Iain Banks: The Matter Interview

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IainBanks1.jpgI’ve never understood why Iain Banks isn’t famous-er in the U.S. I mean, I know he’s well-known, but why isn’t he a towering collossus? If you haven’t read him, he basically writes space opera — massive starships, bizarre aliens, ultra-advanced tech — but with a hugely intelligent literary sensibility and dark Douglas Adams-y humor. I wrote a thing in Time this week about Iain Banks’s new book Matter, the eighth novel in his Culture sequence. I think Banks is one of the best and most interesting living writers in any genre, and I got about 3 square inches in which to say why in the magazine, so I had to vamp a little at the end to fill it out, but you’ll get the basic idea.

Fortunately I also got Banks’s e-mail address from his publicist, and he consented to answer some questions over e-mail. I was going to try to ask clever literary questions, but I couldn’t think of any, so I just asked a bunch of things I’ve always wanted to know:

Me: It’s been 8 years since LOOK TO WINDWARD, and I was worried that we’d heard the last about the Culture. What took you so long? And what made you come back?

Banks: I’ve shifted to writing a book every eighteen months now rather than every year, plus I took time off to write a book about whisky, then there was a non-Culture novel – The Algebraist – and then life got kind of complicated as my wife and I were heading toward breaking up and for a large part of 2005 I wasn’t able to concentrate as I’d have liked. So, before I knew it, eight years had gone by. I guess I’ll always return to the Culture though; I have too much fun there not to.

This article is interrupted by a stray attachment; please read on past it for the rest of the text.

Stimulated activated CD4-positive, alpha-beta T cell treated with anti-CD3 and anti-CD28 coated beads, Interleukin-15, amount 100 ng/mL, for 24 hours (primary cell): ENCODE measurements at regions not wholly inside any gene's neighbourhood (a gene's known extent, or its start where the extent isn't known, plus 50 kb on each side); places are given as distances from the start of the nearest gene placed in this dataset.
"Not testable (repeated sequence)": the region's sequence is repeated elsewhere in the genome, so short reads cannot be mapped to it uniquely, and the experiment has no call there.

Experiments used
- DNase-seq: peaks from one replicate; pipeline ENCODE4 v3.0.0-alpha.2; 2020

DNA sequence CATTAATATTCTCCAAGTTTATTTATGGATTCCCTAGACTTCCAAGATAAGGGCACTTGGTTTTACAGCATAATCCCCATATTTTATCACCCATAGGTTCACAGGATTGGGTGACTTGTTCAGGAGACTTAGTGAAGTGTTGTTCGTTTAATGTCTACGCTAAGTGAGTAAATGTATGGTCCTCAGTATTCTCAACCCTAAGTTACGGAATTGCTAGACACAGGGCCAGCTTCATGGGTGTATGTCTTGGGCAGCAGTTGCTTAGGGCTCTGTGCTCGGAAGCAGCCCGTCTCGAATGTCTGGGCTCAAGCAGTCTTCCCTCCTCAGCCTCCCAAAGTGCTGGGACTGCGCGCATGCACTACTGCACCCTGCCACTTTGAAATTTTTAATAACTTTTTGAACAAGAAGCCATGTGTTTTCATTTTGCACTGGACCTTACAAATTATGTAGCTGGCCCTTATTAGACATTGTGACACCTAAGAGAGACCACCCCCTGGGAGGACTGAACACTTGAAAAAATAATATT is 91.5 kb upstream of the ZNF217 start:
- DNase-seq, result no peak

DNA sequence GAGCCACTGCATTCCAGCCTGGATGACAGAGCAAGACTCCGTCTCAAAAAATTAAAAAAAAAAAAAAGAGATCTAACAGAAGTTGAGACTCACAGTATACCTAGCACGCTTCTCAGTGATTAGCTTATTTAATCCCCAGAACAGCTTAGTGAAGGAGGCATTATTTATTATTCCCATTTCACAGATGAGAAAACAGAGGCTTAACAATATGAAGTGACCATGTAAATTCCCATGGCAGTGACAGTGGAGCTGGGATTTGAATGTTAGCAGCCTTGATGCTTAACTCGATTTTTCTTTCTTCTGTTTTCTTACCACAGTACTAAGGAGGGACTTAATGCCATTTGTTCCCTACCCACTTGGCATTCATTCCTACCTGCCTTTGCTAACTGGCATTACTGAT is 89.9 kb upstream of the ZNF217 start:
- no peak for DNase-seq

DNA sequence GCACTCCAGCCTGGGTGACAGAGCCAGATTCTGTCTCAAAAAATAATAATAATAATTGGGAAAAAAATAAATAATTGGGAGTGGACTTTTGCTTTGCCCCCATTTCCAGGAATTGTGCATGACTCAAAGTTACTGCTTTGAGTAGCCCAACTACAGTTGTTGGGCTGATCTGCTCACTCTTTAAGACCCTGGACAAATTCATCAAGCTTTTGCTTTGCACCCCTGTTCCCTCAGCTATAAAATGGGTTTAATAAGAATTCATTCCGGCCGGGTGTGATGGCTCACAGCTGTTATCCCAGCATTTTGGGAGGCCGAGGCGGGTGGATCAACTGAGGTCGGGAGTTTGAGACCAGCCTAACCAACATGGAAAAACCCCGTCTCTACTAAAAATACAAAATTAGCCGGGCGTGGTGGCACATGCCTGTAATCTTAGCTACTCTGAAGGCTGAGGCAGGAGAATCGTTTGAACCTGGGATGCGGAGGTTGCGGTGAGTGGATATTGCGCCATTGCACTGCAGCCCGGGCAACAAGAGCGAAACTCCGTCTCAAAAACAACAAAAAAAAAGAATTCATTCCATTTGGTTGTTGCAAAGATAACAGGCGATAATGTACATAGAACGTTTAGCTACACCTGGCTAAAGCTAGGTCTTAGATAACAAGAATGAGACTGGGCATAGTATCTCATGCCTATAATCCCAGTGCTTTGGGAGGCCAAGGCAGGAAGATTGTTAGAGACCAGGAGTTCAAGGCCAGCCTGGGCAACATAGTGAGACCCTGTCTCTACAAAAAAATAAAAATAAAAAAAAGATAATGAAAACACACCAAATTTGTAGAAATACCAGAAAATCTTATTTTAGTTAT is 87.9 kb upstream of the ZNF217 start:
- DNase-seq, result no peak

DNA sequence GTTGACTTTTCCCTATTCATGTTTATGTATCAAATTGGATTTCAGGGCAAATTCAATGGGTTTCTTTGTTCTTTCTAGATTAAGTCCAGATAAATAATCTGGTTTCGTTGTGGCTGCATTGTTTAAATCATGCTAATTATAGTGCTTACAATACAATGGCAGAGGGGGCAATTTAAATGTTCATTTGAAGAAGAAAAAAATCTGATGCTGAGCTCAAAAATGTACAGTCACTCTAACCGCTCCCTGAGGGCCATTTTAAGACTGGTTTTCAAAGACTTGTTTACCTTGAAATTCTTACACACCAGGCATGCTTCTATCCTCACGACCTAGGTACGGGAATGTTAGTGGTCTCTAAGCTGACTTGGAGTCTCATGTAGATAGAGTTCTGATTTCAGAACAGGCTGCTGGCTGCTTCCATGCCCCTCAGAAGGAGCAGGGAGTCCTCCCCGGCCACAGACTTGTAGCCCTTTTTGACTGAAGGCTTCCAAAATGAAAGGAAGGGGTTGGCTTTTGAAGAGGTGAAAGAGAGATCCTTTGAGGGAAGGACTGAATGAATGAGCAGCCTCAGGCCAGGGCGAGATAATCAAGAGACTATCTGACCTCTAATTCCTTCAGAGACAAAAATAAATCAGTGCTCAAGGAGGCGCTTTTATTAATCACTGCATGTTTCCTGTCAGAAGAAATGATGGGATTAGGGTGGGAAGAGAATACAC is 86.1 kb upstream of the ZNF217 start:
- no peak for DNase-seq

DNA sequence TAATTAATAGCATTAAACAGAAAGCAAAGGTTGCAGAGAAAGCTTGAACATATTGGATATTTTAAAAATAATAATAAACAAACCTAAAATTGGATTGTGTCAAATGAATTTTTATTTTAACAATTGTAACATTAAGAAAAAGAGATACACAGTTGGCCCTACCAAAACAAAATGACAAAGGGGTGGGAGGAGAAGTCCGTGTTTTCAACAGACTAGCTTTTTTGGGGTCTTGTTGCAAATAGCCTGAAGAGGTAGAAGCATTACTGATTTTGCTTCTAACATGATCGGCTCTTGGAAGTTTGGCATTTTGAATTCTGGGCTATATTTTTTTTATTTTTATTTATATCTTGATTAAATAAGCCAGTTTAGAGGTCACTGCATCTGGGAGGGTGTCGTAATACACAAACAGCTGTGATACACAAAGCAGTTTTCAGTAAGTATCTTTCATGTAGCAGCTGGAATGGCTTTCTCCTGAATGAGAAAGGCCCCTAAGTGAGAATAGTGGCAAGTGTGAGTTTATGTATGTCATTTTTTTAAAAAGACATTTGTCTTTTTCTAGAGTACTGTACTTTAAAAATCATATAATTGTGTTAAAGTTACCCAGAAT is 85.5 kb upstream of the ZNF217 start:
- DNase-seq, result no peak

Say something about your interest in massive structures, like orbitals and shellworlds. What draws you to them? I often think of Niven’s Ringworld when I’m reading your books…

I was brought up with the Forth Bridge – the mile-long rail bridge that looks like the three of diamonds – right outside my bedroom window, so that might help account for it, but I suppose that must only have been speaking to something in me that had already pre-disposed me to a fascination with Big Stuff. Certainly Orbitals owe a lot to Larry Niven’s Ringworld idea – itself a section of a Dyson Sphere – though I’d argue they’re more elegant as they’re shrunk to a diameter where the period of rotation itself gives you both a day-night cycle and an apparent gravity roughly the same as ours, and the fact they orbit their star like a planet means you can dispense with those awkward shadow squares. Of course, they do require considerable quantities of Unobtanium to build…

I remember Niven complaining about how after he’d introduced a certain amount of ultra-advanced far-future tech into his Known Space universe, he had trouble thinking of good plots, because people didn’t really have any problems anymore. Do you ever run into this problem? (No more Niven questions after this.)

Well, yes. (We’re seeing this in a minor scale in reality already now that mainstream literature has to cope with the near-ubiquity of mobile phones; that makes a lot of plots trickier.) It’s one reason many of the Culture stories are set on the barbarous peripheries, and/or in times of societal stress or even outright war, when a lot of the tech isn’t working perfectly.